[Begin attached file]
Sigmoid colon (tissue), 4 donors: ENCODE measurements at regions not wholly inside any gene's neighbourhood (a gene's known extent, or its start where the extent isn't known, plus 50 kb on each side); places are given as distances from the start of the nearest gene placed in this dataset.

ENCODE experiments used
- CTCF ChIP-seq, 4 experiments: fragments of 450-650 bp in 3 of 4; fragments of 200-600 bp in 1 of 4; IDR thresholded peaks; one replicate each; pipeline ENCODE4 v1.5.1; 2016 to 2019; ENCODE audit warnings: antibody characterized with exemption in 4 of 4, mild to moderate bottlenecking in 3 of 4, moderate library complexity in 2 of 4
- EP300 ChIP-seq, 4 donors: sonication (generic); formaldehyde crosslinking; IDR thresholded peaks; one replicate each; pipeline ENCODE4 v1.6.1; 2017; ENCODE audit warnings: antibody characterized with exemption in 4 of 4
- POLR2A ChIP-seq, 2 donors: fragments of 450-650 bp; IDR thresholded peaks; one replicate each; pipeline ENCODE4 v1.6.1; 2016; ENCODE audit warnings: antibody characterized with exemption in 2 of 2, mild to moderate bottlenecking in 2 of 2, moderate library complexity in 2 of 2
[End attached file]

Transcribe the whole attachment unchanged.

Sigmoid colon (tissue), 4 donors: ENCODE measurements at regions not wholly inside any gene's neighbourhood (a gene's known extent, or its start where the extent isn't known, plus 50 kb on each side); places are given as distances from the start of the nearest gene placed in this dataset.

ENCODE experiments used
- CTCF ChIP-seq, 4 experiments: fragments of 450-650 bp in 3 of 4; fragments of 200-600 bp in 1 of 4; IDR thresholded peaks; one replicate each; pipeline ENCODE4 v1.5.1; 2016 to 2019; ENCODE audit warnings: antibody characterized with exemption in 4 of 4, mild to moderate bottlenecking in 3 of 4, moderate library complexity in 2 of 4
- EP300 ChIP-seq, 4 donors: sonication (generic); formaldehyde crosslinking; IDR thresholded peaks; one replicate each; pipeline ENCODE4 v1.6.1; 2017; ENCODE audit warnings: antibody characterized with exemption in 4 of 4
- POLR2A ChIP-seq, 2 donors: fragments of 450-650 bp; IDR thresholded peaks; one replicate each; pipeline ENCODE4 v1.6.1; 2016; ENCODE audit warnings: antibody characterized with exemption in 2 of 2, mild to moderate bottlenecking in 2 of 2, moderate library complexity in 2 of 2